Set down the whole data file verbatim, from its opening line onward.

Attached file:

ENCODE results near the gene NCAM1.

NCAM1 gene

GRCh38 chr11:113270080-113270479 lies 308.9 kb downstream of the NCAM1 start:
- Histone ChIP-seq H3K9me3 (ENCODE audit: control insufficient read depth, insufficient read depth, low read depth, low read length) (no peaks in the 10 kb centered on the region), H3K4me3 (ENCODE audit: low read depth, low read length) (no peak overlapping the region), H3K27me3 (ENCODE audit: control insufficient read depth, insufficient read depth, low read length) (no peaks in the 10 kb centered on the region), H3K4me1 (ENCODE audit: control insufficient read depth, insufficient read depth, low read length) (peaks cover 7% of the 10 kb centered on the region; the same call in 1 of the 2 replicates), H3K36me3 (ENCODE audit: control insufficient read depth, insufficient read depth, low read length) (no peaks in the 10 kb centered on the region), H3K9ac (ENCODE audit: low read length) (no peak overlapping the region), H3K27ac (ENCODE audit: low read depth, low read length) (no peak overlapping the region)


ENCODE results near the gene NCAM1.

NCAM1 gene

GRCh38 chr11:113270080-113270479 lies 308.9 kb downstream of the NCAM1 start:
- Histone ChIP-seq H3K9me3 (ENCODE audit: control insufficient read depth, insufficient read depth, low read depth, low read length) (no peaks in the 10 kb centered on the region), H3K4me3 (ENCODE audit: low read depth, low read length) (no peak overlapping the region), H3K27me3 (ENCODE audit: control insufficient read depth, insufficient read depth, low read length) (no peaks in the 10 kb centered on the region), H3K4me1 (ENCODE audit: control insufficient read depth, insufficient read depth, low read length) (peaks cover 7% of the 10 kb centered on the region; the same call in 1 of the 2 replicates), H3K36me3 (ENCODE audit: control insufficient read depth, insufficient read depth, low read length) (no peaks in the 10 kb centered on the region), H3K9ac (ENCODE audit: low read length) (no peak overlapping the region), H3K27ac (ENCODE audit: low read depth, low read length) (no peak overlapping the region)